Other legal bases
The African-Eurasian Waterbird Agreement (AEWA)
The objective of the Agreement on the Conservation of African-Eurasian Migratory Waterbirds (AEWA), adopted on 16 June 1995 within the framework of the Bonn Convention on the Conservation of African-Eurasian Migratory Waterbirds, is to better protect the waterbird species occurring in the area of application. The agreement covers the western parts of Asia, the whole of Europe and Africa. Out of a total of 119 riparian states, 80 countries, including the European Union, have currently acceded to the Convention. The AEWA is more an expression of intent than a law.
Bonn Convention (CMS)
Due to their sometimes very large range, migratory animal species in particular are dependent on internationally coordinated protection. This goal is pursued by the Bonn Convention on Migratory Species (CMS), which entered into force in 1983. The agreement regulates the protection of migratory animal species across political borders. In the meantime, the agreement, including the EU, has 128 member states from Africa, Eurasia, Central and South America and Oceania. The Bonn Convention is an agreement within the framework of the United Nations, and the regular meetings offer a good opportunity to repeatedly press for better protection of migratory birds.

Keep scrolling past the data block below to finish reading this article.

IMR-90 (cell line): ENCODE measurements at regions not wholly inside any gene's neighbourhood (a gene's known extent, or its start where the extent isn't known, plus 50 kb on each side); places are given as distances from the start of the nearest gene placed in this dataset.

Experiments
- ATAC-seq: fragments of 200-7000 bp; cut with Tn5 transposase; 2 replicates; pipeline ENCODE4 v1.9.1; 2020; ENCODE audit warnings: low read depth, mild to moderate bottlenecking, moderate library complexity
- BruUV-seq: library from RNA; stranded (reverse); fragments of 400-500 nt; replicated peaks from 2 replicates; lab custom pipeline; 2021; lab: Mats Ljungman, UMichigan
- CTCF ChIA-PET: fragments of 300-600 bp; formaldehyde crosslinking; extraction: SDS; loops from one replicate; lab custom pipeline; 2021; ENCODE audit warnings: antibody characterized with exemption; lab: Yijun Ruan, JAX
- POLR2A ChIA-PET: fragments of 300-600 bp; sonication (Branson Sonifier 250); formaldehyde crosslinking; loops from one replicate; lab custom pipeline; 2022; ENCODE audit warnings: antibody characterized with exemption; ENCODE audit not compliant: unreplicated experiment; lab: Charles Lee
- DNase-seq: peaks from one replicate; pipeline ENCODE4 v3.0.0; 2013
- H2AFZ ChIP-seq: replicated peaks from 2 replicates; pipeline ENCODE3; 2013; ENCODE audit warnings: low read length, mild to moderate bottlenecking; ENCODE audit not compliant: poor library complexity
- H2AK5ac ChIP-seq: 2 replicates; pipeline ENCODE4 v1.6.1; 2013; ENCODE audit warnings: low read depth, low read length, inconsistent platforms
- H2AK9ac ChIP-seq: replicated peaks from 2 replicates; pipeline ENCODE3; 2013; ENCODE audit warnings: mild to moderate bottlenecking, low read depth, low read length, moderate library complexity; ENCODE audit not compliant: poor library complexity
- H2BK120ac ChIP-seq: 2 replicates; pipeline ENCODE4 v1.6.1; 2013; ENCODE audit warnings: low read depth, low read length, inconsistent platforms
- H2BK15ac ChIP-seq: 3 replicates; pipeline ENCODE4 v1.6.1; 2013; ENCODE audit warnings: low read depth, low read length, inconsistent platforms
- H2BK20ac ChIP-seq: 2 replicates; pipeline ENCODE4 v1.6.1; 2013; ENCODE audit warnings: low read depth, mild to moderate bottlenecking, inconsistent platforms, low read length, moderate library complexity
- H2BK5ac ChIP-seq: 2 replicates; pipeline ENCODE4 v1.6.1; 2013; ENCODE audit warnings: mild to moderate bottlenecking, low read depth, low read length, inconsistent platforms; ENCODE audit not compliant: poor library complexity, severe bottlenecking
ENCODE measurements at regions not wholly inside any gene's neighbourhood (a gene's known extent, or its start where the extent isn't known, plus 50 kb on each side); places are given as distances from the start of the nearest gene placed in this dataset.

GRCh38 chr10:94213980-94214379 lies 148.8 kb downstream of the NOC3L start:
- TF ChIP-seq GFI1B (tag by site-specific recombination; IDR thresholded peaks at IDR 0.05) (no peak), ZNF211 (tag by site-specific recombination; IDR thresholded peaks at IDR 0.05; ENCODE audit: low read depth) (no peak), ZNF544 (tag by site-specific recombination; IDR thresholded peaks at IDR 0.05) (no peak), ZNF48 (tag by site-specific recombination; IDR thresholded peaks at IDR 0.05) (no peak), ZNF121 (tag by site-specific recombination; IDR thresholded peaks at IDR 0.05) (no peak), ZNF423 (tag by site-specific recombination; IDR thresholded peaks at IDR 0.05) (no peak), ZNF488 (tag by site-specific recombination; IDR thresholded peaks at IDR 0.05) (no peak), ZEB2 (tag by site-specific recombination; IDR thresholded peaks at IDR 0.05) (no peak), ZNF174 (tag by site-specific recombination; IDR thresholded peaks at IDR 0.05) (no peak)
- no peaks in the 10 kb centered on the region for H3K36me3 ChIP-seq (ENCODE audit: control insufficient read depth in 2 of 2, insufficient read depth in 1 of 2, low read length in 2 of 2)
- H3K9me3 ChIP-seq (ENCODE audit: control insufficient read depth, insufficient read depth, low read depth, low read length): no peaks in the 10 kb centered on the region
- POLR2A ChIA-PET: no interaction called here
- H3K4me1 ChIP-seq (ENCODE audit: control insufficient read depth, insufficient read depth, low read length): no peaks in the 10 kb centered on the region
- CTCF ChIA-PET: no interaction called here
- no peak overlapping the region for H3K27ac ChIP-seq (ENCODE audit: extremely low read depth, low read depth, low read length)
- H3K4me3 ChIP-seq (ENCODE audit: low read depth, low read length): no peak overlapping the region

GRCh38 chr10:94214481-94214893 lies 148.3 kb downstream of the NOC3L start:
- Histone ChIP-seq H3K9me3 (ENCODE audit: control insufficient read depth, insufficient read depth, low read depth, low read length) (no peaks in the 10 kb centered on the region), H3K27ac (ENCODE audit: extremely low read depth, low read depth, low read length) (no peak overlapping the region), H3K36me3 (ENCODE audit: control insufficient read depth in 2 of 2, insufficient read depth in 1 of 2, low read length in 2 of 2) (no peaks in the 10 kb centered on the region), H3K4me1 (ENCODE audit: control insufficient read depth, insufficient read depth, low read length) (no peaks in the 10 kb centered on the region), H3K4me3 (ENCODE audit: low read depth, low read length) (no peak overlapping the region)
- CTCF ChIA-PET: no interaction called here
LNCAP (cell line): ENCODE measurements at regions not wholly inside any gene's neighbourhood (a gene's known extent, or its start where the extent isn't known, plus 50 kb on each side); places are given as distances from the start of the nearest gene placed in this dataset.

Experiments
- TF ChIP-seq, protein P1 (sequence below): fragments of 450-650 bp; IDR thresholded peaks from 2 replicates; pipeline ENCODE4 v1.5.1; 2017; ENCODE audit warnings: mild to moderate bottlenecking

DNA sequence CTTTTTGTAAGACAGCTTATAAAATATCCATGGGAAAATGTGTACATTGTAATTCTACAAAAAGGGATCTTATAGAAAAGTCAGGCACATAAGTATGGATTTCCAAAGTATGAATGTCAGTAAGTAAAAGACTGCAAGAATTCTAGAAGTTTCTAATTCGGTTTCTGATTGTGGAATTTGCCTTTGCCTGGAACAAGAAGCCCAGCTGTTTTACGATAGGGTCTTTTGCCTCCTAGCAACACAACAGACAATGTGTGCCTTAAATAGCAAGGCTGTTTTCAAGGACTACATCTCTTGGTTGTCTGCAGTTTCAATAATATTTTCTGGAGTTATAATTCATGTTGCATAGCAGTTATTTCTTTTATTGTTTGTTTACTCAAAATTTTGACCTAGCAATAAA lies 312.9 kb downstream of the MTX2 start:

None of the international agreements is directly applicable. The regulations must be transposed into national law within each state. Some states have adopted a relatively compact legislative package that contains all the necessary provisions. Other countries have enacted a large number of laws and regulations that are difficult to oversee. A particularly good example of this is Germany: In addition to the Federal Nature Conservation Act and the Federal Hunting Act, EU regulations are also implemented in the Federal Wildlife Protection Ordinance, the Federal Hunting Times Ordinance and the Federal Species Protection Ordinance. In addition, each of the 16 states within the Federal Republic have their own national nature conservation laws and national hunting laws. As such, confusion around the federalism is very pronounced in Germany.